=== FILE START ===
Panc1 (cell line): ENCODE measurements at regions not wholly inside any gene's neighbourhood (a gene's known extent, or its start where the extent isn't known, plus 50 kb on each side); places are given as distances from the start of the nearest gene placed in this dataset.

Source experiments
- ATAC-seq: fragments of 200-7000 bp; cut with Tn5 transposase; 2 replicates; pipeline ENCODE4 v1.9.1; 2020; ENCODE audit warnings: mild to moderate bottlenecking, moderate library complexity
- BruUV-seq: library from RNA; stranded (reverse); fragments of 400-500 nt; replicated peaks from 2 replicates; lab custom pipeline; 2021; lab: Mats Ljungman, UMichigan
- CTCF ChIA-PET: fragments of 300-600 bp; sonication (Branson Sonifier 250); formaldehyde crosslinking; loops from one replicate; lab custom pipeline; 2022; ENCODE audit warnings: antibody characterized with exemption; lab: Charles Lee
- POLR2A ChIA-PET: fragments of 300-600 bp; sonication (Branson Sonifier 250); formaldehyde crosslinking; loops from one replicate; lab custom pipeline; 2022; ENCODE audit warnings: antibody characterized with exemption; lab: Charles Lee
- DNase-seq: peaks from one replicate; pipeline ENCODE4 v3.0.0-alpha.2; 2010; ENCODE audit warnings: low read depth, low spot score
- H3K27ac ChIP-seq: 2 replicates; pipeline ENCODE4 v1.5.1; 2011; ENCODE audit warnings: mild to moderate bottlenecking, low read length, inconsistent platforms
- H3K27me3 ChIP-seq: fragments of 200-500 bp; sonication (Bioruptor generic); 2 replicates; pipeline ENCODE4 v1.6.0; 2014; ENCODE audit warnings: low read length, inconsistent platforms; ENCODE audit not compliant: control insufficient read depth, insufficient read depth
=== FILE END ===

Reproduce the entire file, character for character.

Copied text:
Panc1 (cell line): ENCODE measurements at regions not wholly inside any gene's neighbourhood (a gene's known extent, or its start where the extent isn't known, plus 50 kb on each side); places are given as distances from the start of the nearest gene placed in this dataset.

Source experiments
- ATAC-seq: fragments of 200-7000 bp; cut with Tn5 transposase; 2 replicates; pipeline ENCODE4 v1.9.1; 2020; ENCODE audit warnings: mild to moderate bottlenecking, moderate library complexity
- BruUV-seq: library from RNA; stranded (reverse); fragments of 400-500 nt; replicated peaks from 2 replicates; lab custom pipeline; 2021; lab: Mats Ljungman, UMichigan
- CTCF ChIA-PET: fragments of 300-600 bp; sonication (Branson Sonifier 250); formaldehyde crosslinking; loops from one replicate; lab custom pipeline; 2022; ENCODE audit warnings: antibody characterized with exemption; lab: Charles Lee
- POLR2A ChIA-PET: fragments of 300-600 bp; sonication (Branson Sonifier 250); formaldehyde crosslinking; loops from one replicate; lab custom pipeline; 2022; ENCODE audit warnings: antibody characterized with exemption; lab: Charles Lee
- DNase-seq: peaks from one replicate; pipeline ENCODE4 v3.0.0-alpha.2; 2010; ENCODE audit warnings: low read depth, low spot score
- H3K27ac ChIP-seq: 2 replicates; pipeline ENCODE4 v1.5.1; 2011; ENCODE audit warnings: mild to moderate bottlenecking, low read length, inconsistent platforms
- H3K27me3 ChIP-seq: fragments of 200-500 bp; sonication (Bioruptor generic); 2 replicates; pipeline ENCODE4 v1.6.0; 2014; ENCODE audit warnings: low read length, inconsistent platforms; ENCODE audit not compliant: control insufficient read depth, insufficient read depth